By far and away, the most common chlorine types for commercial pools are liquid chlorine and cal hypo. 

Secondary disinfection systems

We believe every swimming pool needs a residual sanitizer in it as the first line of defense against harmful germs and other pathogens. But oftentimes chlorine or bromine can be overwhelmed with oxidants, and it needs help. That's where a secondary disinfection system comes into play.

Related: Comparing secondary disinfection systems for swimming pools

Comparing secondary systems for swimming pools-1

Secondary disinfection systems include:

These are point-of-contact systems that destroy just about anything that passes by them. Ozone and AOP are both disinfectants and oxidizers, which allow for a more broad scope of improvement to the water...but on indoor pools a contact tank/degassing chamber is required.  UV, however, has 100% of the circulation flowing through its chamber where a bright UV light disrupts the cells of living microbes, rendering them dead and unable to reproduce.

Ozone and AOP destroy completely, while UV inactivates.  Each of these systems, if installed correctly, can be highly effective at supplementing chlorine. One note about bromine, however: UV should never be used on a bromine pool. UV interacts with bromine to create harmful bromates This is why bromine should not be used on outdoor pools either.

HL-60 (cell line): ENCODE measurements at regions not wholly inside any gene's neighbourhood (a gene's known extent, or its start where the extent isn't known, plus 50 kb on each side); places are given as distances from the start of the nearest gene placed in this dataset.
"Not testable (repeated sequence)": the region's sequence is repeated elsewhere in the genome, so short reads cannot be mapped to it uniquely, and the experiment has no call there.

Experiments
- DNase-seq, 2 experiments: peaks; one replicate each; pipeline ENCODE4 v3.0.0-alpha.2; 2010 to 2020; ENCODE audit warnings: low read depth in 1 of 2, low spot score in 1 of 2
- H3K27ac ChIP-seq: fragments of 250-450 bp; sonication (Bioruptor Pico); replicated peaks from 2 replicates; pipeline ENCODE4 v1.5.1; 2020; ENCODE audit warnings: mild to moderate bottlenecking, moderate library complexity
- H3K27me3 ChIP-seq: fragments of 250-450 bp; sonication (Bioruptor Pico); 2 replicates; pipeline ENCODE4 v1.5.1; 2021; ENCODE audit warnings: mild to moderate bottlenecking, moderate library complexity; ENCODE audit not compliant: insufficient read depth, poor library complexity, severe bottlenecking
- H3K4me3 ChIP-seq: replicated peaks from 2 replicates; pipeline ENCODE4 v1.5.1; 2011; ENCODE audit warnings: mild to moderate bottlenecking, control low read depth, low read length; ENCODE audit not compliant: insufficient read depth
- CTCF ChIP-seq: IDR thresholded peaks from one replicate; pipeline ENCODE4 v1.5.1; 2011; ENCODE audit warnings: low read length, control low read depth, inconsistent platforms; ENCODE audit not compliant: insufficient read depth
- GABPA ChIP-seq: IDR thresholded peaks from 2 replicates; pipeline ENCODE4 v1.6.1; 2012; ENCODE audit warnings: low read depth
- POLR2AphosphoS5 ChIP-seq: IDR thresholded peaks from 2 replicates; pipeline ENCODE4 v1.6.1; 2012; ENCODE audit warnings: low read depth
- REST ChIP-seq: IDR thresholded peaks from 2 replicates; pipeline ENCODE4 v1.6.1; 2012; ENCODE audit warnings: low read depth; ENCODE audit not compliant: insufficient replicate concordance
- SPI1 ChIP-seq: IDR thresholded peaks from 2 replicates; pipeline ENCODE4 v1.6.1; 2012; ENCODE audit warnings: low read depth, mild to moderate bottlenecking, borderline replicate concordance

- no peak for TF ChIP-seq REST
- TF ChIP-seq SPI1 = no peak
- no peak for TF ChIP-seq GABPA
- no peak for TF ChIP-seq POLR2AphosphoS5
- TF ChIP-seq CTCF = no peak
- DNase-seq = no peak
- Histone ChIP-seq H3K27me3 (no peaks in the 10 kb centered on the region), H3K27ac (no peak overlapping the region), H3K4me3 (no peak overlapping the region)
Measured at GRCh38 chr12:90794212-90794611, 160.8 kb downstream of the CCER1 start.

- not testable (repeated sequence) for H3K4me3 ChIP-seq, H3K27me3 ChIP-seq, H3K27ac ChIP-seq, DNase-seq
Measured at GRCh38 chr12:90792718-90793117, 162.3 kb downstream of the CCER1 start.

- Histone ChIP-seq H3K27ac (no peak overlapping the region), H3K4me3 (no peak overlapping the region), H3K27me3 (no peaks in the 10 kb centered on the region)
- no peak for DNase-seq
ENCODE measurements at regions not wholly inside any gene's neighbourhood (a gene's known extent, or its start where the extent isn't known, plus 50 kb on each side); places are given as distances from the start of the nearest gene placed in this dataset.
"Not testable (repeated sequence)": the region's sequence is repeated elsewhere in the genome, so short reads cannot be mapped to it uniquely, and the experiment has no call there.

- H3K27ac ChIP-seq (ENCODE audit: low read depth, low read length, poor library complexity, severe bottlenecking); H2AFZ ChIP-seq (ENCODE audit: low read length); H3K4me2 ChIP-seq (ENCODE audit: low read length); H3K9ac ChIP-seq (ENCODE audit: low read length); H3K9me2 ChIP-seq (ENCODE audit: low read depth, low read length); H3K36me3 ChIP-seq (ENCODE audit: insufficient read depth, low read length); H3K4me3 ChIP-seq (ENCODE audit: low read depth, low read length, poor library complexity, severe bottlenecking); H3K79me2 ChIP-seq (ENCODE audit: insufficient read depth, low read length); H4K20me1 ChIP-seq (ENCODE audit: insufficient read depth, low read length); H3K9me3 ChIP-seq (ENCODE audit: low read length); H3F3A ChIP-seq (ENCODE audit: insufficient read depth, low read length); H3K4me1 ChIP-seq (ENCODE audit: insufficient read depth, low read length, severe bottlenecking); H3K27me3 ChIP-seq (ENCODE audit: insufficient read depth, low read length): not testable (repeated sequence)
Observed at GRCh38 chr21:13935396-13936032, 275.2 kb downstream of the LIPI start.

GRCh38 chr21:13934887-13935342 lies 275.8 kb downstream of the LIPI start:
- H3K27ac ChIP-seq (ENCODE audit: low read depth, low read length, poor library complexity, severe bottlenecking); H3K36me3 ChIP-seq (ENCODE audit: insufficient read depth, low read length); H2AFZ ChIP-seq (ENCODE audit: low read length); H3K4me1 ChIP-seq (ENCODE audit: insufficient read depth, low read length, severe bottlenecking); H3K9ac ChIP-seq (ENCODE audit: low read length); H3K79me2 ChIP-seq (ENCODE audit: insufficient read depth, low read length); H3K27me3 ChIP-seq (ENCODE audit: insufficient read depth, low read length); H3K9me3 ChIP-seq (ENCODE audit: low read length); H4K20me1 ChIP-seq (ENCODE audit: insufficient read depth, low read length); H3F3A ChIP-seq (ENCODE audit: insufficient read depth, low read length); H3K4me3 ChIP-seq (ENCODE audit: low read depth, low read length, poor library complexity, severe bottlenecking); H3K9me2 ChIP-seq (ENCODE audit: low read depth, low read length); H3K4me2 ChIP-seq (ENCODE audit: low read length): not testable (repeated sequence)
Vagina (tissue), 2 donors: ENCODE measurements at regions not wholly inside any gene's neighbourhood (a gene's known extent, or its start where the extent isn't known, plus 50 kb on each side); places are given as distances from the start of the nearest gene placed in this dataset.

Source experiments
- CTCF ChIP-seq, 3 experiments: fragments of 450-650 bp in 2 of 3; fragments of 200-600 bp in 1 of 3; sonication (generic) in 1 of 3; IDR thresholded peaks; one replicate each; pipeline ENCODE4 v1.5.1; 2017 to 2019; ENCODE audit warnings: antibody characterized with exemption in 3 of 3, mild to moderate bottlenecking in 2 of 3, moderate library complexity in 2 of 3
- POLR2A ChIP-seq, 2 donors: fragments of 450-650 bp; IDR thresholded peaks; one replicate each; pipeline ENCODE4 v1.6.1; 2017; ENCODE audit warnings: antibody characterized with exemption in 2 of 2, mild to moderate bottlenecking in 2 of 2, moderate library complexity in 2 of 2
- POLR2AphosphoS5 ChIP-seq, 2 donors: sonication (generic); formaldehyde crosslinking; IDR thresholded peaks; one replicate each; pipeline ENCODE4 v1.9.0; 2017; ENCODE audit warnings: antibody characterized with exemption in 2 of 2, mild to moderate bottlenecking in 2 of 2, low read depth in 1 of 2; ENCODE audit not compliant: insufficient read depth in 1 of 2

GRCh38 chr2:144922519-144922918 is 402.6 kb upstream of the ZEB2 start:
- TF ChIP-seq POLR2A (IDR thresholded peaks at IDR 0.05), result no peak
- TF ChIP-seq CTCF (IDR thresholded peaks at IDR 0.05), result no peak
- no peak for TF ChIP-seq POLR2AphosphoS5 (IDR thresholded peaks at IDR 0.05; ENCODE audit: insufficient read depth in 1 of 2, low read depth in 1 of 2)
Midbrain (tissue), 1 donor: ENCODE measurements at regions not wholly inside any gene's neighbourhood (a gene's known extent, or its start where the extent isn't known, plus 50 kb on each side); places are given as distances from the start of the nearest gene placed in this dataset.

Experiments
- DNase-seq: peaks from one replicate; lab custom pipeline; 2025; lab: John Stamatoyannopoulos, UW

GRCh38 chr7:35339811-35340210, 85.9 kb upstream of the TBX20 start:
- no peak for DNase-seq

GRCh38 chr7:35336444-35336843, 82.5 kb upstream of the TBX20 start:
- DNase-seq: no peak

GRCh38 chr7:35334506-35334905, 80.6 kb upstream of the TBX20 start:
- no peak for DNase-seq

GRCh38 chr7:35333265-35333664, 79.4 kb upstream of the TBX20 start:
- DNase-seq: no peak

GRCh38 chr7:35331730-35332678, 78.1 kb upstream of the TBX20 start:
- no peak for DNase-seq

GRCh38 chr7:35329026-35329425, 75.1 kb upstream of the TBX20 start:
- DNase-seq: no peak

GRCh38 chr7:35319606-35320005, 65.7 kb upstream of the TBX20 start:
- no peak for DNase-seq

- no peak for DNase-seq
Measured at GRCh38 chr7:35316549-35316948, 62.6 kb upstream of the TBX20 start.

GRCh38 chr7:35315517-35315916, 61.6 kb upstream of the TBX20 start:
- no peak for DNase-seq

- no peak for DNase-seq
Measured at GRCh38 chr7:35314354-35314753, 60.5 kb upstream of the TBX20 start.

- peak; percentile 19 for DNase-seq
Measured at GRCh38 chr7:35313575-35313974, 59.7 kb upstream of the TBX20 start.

Water quality is all about keeping the water clean, safe, and healthy to swim in. Disinfection is arguably the most important function of pool maintenance. The most common residual sanitizer is chlorine, but bromine is also used sometimes. To ensure adequate disinfection in a busy commercial swimming pool, we recommend supplementing chlorine with enzymes and a secondary disinfection system.


1  Salt is not recommended for various reasons, but the main one is corrosion. Saltwater is inherently more corrosive than normal pool water, even if the pool has high TDS from years of chlorination with liquid chlorine or cal hypo. Salt pools need to be on a common electrical bond to a common ground, and often that is not the case. Galvanic corrosion is a major problem for saltwater pools, especially in pools with many metal components like ladders, bulkheads, stainless steel gutters and main drain covers.

Furthermore, salt systems create a constant amount of chlorine (depending on how they are programmed), which usually overchlorinate when the pool is not being used heavily, and under-chlorinate in times of heavy use. A more appropriate chlorination method is to feed liquid or cal hypo based on real-time demands like a free chlorine probe and/or ORP sensor. Modern chemical controllers have these features, but not all pools have such controllers.